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    Descartes' First and Second Meditations; Doubt and Thinking

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    What is Descartes doing in his first and second meditations? How does he come to consider as false everything which offers only the slightest reason for doubt and how does he come to the conclusion that he is a thinking thing?

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    Rene Descartes (1596-1650) One of the most well known philosophers and the most famous French philosopher. Everyone has heard his phrase "I think, therefore, I am". Descartes chief works include; Discourse on the method of Rightly Conducting the Reason and Seeking the Truth in the Sciences, Rules for the Direction of the Mind, Meditations of First Philosophy, Principles of Philosophy and The Passions of the Soul

    Descartes on Method
    If good sense (common sense) is humankind's most equitably divided endowment, then why are there enormous differences between humans with regard to how much they have discovered?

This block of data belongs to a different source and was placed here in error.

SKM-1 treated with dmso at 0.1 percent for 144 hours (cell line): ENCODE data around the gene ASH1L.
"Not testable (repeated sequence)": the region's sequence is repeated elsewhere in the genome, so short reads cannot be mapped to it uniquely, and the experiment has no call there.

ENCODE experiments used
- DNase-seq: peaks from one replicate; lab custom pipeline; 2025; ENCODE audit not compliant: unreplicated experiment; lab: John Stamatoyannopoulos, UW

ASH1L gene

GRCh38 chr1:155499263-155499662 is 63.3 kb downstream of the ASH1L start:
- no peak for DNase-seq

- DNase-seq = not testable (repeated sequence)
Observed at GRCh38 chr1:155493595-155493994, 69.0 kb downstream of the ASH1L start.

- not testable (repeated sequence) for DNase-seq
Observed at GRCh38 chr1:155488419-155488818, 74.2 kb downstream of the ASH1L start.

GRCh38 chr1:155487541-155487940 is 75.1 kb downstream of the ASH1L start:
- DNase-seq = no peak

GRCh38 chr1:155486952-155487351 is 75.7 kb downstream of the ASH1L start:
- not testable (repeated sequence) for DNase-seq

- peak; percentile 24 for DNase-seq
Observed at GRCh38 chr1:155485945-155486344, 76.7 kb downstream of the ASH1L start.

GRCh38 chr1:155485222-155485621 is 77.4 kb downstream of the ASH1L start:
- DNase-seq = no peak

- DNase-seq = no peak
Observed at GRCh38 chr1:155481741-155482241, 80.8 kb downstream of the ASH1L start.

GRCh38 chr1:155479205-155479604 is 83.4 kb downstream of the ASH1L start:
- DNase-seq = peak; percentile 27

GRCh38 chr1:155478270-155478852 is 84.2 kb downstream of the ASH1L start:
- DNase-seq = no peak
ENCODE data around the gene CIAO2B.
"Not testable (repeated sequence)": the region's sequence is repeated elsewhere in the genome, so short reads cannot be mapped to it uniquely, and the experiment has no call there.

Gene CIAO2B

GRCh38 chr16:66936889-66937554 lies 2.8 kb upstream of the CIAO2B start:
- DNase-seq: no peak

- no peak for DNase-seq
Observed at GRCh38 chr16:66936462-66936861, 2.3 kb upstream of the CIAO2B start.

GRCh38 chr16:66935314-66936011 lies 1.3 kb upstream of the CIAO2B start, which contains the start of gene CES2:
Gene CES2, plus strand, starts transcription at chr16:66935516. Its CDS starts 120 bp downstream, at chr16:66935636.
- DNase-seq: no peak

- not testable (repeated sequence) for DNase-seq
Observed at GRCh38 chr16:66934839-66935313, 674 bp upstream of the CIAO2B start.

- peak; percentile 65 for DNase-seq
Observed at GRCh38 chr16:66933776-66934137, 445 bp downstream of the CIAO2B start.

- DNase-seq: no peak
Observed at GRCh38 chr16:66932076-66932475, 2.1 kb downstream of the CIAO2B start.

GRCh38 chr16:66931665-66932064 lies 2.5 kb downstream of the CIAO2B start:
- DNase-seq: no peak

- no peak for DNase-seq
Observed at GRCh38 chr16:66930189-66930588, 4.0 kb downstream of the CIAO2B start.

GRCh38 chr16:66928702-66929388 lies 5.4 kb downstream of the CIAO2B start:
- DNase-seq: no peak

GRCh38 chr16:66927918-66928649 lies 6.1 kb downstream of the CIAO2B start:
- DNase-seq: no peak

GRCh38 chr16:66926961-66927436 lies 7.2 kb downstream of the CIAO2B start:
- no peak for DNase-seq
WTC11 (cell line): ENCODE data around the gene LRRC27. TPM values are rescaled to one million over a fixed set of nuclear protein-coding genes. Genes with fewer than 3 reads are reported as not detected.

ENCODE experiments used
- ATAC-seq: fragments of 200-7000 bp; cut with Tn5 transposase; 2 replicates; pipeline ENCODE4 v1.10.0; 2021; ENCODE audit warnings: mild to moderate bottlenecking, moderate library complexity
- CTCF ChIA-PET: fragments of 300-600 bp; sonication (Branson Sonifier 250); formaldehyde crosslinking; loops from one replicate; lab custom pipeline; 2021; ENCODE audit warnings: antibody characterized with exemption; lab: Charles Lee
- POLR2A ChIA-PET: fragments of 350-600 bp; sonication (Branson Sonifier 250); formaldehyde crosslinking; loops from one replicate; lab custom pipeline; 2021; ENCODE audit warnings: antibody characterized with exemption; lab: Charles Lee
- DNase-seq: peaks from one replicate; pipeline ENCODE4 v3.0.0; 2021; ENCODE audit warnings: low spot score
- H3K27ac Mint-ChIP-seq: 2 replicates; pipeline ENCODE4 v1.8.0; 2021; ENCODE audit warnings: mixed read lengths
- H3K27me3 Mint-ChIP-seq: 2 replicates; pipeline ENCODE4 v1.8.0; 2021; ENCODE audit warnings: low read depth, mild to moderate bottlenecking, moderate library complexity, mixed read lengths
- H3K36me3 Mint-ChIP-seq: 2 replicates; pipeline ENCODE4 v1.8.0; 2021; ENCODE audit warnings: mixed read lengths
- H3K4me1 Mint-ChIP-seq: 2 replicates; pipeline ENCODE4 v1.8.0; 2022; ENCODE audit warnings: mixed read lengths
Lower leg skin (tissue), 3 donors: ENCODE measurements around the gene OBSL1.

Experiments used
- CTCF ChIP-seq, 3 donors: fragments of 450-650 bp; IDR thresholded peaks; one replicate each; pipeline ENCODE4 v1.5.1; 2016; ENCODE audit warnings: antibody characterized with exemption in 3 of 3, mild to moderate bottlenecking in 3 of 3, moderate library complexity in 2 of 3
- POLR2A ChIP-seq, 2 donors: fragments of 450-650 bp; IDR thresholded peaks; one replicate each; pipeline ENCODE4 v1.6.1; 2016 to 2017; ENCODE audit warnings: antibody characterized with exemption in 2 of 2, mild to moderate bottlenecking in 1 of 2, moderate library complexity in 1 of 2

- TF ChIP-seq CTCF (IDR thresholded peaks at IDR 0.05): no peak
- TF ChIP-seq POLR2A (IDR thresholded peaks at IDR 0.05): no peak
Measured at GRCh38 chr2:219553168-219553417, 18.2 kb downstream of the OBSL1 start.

Descartes says that different humans use their reason in different ways and therefore the important questions becomes; what is the correct way to use one's reason? Or which is the right method for using one's reason?

    Mathematics as the model for Descartes' method- Four rules
    1. Never to accept anything as true unless I recognize it to be evidently such
    2. divide each of the difficulties which I encountered into as many parts as possible
    3. think in and orderly fashion, beginning with the things which were the simpliest and easiest to understand and gradually and by degree reaching toward more complex knowledge.
    4. make enumerations as complete, and reviews ...

    Solution Summary

    Explanation of Descartes' First and Second Meditations; Doubt and Thinking things.